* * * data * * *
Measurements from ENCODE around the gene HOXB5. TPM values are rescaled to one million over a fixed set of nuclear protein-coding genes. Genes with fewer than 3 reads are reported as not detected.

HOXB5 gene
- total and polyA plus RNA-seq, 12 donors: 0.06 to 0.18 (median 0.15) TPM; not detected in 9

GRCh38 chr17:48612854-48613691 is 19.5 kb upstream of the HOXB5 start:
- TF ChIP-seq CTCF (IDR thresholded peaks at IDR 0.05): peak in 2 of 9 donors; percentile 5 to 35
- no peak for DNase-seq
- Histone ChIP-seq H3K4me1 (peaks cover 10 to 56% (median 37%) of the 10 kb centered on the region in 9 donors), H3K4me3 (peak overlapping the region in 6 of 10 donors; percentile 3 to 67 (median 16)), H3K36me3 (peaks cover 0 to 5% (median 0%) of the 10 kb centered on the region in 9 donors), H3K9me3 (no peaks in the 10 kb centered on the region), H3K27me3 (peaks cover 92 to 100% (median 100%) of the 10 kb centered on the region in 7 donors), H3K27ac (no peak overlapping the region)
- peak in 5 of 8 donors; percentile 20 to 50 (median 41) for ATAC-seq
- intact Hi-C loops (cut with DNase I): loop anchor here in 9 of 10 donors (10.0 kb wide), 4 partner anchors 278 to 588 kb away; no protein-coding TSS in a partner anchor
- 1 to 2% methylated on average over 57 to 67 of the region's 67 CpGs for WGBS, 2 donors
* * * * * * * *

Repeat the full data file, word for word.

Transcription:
Measurements from ENCODE around the gene HOXB5. TPM values are rescaled to one million over a fixed set of nuclear protein-coding genes. Genes with fewer than 3 reads are reported as not detected.

HOXB5 gene
- total and polyA plus RNA-seq, 12 donors: 0.06 to 0.18 (median 0.15) TPM; not detected in 9

GRCh38 chr17:48612854-48613691 is 19.5 kb upstream of the HOXB5 start:
- TF ChIP-seq CTCF (IDR thresholded peaks at IDR 0.05): peak in 2 of 9 donors; percentile 5 to 35
- no peak for DNase-seq
- Histone ChIP-seq H3K4me1 (peaks cover 10 to 56% (median 37%) of the 10 kb centered on the region in 9 donors), H3K4me3 (peak overlapping the region in 6 of 10 donors; percentile 3 to 67 (median 16)), H3K36me3 (peaks cover 0 to 5% (median 0%) of the 10 kb centered on the region in 9 donors), H3K9me3 (no peaks in the 10 kb centered on the region), H3K27me3 (peaks cover 92 to 100% (median 100%) of the 10 kb centered on the region in 7 donors), H3K27ac (no peak overlapping the region)
- peak in 5 of 8 donors; percentile 20 to 50 (median 41) for ATAC-seq
- intact Hi-C loops (cut with DNase I): loop anchor here in 9 of 10 donors (10.0 kb wide), 4 partner anchors 278 to 588 kb away; no protein-coding TSS in a partner anchor
- 1 to 2% methylated on average over 57 to 67 of the region's 67 CpGs for WGBS, 2 donors